Medications For Lowering High Cholesterol

If making lifestyle changes doesn’t lower your cholesterol enough, or you have experienced a heart attack, these treatments can help.

If you have duly been following your doctor’s counsel to lower your cholesterol levels, but workout and a healthy diet isn’t working, they may prescribe a cholesterol-lowering drug.

But if you’ve had a heart attack, or if you have familial hypercholesterolemia (FH), cholesterol-lowering medication will likely be the first step in your treatment plan.

Prior to prescribing a drug, your doctor will most likely set a goal for your cholesterol levels. This target number will factor in your age, overall health, risk factors (especially those for heart disease), medical history, and other considerations.

According to your condition, you may need one or more drugs to get your cholesterol levels to a healthy range.

Cholesterol-Lowering Medications

The most commonly recommended types of cholesterol-lowering drugs include:

Statins These drugs function by blocking a substance your liver needs to make cholesterol, which in turn causes your liver to remove cholesterol from your blood.

Statins could also potentially reverse coronary artery disease by helping your body reabsorb cholesterol from built-up deposits along the walls of your arteries.

Commonly prescribed statins include:

Bile-Acid-Binding Resins Your body needs cholesterol to make bile acids, which aid in digestion.

As the name implies, these drugs bind to bile acids, causing your liver to use excess cholesterol to make more bile acids, which reduces the level of cholesterol in your blood.

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Bile-acid-binding drugs are typically prescribed along with a statin. They include:

Cholesterol Absorption Inhibitors This type of drug limits the amount of dietary cholesterol your small intestine absorbs, so that it can’t be released into your bloodstream.

The drug Zetia (ezetimibe), the only cholesterol absorption inhibitor on the market at the moment, can be used in combination with any of the statin drugs.

Combination Cholesterol Absorption Inhibitor and Statin This combination drug limits the absorption of dietary cholesterol by your small intestine and the production of cholesterol by your liver.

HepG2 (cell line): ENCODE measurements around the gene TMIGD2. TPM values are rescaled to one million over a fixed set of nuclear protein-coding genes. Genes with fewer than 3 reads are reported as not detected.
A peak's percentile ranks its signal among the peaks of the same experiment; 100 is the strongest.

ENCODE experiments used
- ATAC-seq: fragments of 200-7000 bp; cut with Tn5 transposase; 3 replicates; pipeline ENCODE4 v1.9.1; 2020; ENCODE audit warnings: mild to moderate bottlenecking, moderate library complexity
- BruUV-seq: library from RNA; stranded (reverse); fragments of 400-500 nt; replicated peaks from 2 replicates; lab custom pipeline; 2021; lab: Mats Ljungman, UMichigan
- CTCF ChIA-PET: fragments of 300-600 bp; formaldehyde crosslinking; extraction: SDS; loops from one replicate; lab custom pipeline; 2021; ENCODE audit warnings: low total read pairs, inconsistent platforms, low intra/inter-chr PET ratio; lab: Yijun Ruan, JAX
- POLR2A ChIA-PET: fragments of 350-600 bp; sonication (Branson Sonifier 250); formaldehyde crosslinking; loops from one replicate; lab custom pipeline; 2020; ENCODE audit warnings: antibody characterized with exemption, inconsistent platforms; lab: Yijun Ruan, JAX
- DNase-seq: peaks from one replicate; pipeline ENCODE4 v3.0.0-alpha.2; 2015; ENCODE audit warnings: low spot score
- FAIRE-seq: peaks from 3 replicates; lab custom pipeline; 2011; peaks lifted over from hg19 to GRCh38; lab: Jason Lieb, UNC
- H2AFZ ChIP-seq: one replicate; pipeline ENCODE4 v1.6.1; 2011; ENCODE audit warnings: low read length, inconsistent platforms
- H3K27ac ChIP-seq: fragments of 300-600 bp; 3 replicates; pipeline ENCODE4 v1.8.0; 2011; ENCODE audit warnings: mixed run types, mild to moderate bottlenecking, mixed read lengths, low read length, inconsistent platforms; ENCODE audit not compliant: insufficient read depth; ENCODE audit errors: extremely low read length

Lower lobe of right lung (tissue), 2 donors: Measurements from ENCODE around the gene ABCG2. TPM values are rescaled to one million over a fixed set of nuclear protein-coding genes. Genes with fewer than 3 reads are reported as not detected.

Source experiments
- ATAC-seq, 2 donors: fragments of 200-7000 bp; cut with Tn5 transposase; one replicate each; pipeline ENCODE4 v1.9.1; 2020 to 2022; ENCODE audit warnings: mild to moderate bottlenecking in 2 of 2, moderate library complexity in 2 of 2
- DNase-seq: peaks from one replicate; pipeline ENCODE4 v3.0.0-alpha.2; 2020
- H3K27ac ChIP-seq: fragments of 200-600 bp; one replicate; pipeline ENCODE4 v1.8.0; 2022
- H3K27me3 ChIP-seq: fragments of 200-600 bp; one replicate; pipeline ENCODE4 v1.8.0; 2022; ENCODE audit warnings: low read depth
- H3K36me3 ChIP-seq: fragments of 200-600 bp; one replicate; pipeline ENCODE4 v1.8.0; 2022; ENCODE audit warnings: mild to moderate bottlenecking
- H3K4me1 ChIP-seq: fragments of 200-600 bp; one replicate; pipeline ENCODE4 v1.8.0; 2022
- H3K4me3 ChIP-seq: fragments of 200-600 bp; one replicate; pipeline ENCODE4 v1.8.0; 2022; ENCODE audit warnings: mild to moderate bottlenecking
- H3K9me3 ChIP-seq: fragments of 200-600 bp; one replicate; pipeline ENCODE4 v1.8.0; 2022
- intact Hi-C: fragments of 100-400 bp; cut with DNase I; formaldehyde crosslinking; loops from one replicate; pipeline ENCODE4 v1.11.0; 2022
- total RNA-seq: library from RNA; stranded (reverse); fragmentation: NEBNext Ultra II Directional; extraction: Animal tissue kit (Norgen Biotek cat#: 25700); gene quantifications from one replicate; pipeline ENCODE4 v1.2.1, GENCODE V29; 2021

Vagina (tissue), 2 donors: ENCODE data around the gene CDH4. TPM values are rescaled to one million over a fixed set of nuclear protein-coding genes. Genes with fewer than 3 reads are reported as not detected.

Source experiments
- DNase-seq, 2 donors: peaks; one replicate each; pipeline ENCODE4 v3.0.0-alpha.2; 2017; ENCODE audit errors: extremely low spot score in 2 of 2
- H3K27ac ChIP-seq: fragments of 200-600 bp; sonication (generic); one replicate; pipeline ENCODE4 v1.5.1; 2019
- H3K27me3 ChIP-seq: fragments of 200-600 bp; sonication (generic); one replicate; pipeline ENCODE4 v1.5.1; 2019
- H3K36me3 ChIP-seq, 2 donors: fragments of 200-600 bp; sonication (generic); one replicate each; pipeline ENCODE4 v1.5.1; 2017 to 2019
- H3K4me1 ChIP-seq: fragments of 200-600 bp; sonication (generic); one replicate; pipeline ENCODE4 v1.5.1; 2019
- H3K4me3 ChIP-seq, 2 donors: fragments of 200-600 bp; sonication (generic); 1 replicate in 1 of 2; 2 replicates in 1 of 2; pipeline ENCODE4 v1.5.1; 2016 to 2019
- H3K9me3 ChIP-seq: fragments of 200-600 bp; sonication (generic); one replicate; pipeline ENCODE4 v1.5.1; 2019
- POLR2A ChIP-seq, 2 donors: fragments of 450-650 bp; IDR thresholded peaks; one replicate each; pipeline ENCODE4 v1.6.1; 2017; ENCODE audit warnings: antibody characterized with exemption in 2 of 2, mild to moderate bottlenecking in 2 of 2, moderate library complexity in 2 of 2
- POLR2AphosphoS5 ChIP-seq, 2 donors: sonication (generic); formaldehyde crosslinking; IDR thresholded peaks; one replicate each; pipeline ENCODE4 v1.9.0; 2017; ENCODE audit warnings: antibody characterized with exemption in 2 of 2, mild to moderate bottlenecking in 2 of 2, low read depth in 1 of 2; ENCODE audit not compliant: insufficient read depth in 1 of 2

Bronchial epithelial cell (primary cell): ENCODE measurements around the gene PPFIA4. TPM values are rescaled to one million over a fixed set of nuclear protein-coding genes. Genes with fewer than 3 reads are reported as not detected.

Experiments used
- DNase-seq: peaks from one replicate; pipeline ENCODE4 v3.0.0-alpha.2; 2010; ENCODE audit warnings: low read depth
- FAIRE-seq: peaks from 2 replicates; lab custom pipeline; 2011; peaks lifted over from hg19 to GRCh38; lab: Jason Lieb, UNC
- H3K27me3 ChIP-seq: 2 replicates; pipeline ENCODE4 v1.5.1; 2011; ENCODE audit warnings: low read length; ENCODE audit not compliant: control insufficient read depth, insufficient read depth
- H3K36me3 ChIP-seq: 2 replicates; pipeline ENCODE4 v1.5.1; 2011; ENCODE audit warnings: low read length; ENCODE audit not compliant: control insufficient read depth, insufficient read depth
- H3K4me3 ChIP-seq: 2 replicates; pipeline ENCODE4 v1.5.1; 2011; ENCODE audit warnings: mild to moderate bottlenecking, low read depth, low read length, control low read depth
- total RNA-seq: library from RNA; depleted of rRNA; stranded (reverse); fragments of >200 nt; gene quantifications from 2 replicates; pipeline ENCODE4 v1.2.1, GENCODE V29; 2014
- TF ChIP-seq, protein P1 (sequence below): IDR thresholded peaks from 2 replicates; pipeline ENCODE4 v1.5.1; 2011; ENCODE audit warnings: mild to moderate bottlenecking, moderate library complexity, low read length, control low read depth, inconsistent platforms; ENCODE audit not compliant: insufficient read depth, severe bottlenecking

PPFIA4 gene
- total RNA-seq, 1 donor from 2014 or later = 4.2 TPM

Two such combination drugs are:

Triglyceride-Lowering Medications

If you have high triglycerides — another type of fat found in the blood that’s similar to cholesterol — in addition to high cholesterol, your doctor may also prescribe:

Fibrates These medications reduce your liver’s production of very-low-density lipoprotein (VLDL), which is made up mostly of triglycerides. They also increase the removal of triglycerides from your blood.

Two commonly prescribed fibrates are:

Omega-3 Fatty Acid Supplements Omega-3 fatty acid supplements — the most common of which is fish oil — can help lower your triglycerides.

You can take these supplements in conjunction with a statin. and they are available over-the-counter or by prescription, under several brand names:

  • Epanova
  • Lovaza
  • Omtryg
  • Vascepa

If you choose to take over-the-counter fish oil or omega-3 supplements, be sure to let your doctor know. Even OTC varieties of fish oil may affect other medications you’re taking.

Niacin Also known as vitamin B3 (and sold under several brand names), niacin limits your liver’s ability to produce low-density lipoprotein (LDL) and VLDL cholesterol. It also reduces the production of triglycerides and raises HDL (“good”) cholesterol.

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But niacin hasn’t been shown to provide any additional benefit over using statins alone, and it’s been linked to liver damage and increased risk of stroke.

Because of these risks, most doctors recommend niacin only for people who can’t take statins.

Side Effects of Cholesterol Medications

The major side effects of these cholesterol-lowering medications include:

  • Muscle pain and weakness
  • Stomach pain
  • Constipation
  • Nausea
  • Diarrhea

To limit the side effects and increase the performance of cholesterol-lowering drugs, it’s vital to take them exactly as your doctor prescribes.

Inform your doctor immediately if you’re experiencing any problems since starting on a drug for cholesterol.

Your doctor should be able to change your dosage or suggest an alternative medication.

Always call your doctor immediately if your symptoms are severe.

Because some cholesterol-lowering drugs affect your liver, you may need to have your liver function tested occasionally.

Injectable Biologic Medications for High Cholesterol

In addition to oral medicines, injectable drugs are now available that can help some people lower their high cholesterol levels.

Praluent (alirocumab) and Repatha (evolocumab) are FDA-approved treatments that are part of a class of drugs known as PCSK9 inhibitors.

Drugs in this class work by inhibiting an enzyme (PCSK9) that leads to increase in LDL cholesterol levels.

Praluent is used along with diet and statins to treat people with heterozygous familial hypercholesterolemia (an inherited form of high cholesterol).

Side effects of Praluent may include itching or soreness at the injection site; flu-like symptoms such as fever or chills; or cold symptoms, including a stuffy nose, sneezing, or a sore throat.

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Repatha is approved for people with high cholesterol levels due to homozygous or heterozygous familial hypercholesterolemia.

Repatha side effects can include pain or bruising at the injection site, back pain, cold or flu symptoms, and dizziness.

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